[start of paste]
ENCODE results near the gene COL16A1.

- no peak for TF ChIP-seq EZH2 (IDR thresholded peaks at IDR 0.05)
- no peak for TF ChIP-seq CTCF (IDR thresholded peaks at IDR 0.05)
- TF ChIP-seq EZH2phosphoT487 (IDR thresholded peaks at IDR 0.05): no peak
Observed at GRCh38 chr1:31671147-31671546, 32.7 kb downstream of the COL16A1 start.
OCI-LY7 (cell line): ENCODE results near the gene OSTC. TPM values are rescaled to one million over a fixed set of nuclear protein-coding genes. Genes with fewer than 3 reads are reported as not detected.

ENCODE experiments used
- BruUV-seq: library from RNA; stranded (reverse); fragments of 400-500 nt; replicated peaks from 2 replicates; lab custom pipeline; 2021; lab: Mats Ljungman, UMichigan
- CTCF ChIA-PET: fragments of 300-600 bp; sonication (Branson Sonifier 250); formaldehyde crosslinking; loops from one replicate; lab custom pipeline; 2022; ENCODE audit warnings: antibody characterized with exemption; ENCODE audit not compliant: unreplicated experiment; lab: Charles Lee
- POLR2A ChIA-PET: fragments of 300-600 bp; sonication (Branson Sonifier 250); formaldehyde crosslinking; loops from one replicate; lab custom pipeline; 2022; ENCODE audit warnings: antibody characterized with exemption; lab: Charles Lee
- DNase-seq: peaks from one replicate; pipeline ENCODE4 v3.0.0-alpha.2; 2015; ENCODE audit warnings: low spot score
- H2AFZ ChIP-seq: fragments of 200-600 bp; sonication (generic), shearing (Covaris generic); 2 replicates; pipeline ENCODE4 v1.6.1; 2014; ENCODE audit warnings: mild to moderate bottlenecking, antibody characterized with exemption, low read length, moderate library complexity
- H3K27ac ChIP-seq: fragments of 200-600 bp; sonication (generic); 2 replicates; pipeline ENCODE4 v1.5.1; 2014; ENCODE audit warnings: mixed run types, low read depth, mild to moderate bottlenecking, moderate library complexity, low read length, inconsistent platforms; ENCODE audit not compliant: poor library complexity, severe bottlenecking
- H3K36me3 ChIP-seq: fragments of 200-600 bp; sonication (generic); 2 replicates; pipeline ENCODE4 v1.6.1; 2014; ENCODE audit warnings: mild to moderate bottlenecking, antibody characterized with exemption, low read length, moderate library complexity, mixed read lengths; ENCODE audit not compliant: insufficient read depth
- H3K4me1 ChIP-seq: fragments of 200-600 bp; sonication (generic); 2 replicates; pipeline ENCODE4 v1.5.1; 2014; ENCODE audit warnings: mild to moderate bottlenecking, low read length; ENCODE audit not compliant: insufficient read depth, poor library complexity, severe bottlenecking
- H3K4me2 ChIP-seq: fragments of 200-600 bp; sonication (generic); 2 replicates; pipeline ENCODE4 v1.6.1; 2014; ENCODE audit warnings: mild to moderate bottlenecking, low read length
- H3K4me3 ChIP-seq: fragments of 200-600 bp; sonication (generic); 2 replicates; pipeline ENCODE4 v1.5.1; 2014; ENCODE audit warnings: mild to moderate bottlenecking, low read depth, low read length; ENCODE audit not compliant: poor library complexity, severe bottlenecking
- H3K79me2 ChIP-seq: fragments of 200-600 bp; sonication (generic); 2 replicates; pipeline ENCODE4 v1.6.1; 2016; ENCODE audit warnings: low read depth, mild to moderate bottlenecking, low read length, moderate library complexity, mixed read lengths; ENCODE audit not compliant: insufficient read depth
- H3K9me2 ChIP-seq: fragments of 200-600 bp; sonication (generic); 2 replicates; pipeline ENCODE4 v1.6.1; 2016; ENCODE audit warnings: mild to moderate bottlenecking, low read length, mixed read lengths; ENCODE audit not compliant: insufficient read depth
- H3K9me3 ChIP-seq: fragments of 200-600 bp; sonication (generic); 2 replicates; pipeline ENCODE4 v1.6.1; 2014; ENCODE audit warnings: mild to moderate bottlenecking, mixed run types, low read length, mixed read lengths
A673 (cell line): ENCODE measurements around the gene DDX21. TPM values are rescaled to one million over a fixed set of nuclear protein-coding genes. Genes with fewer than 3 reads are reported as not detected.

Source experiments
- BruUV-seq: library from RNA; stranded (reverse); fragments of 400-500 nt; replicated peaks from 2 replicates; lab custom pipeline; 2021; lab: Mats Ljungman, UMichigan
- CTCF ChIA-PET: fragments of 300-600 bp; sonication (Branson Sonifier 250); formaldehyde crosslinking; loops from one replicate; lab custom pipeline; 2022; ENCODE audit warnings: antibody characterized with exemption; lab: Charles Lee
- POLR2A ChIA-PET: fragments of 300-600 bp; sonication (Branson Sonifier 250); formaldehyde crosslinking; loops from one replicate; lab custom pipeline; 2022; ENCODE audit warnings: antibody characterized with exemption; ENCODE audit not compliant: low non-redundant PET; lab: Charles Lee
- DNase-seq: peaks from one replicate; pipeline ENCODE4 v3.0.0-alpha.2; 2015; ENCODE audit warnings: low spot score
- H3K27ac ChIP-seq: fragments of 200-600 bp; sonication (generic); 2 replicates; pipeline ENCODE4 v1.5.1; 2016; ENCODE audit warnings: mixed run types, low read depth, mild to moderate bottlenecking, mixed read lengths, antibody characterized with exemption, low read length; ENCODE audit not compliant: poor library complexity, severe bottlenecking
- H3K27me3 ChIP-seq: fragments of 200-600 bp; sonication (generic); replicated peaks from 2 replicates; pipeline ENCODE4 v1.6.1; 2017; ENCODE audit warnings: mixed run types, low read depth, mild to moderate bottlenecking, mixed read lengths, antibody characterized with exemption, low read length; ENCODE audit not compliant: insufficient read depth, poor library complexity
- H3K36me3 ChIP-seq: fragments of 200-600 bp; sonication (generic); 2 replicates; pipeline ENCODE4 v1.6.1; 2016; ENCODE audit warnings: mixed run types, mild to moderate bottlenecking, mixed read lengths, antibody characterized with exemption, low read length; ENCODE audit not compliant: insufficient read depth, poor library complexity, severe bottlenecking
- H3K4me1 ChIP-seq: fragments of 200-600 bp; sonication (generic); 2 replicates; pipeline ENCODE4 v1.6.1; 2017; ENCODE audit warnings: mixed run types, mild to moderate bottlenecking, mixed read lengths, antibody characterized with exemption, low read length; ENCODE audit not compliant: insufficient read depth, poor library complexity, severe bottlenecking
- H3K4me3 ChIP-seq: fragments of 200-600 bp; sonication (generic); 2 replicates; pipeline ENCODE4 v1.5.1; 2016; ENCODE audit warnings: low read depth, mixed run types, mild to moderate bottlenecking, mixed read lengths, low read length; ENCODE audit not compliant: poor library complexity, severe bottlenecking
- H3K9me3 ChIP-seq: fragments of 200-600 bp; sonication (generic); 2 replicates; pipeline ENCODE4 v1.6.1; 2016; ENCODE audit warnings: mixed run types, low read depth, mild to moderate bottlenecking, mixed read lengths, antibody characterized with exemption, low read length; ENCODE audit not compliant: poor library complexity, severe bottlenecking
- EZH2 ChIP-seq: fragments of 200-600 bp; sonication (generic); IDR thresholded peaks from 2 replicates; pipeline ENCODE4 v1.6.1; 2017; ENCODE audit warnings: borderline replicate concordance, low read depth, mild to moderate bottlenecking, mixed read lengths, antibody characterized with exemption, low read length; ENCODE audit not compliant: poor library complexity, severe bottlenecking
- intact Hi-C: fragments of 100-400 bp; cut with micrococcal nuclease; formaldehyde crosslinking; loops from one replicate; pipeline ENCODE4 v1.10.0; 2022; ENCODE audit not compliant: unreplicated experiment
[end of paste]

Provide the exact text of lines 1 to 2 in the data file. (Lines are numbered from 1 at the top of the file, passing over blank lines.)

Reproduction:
ENCODE results near the gene COL16A1.

- no peak for TF ChIP-seq EZH2 (IDR thresholded peaks at IDR 0.05)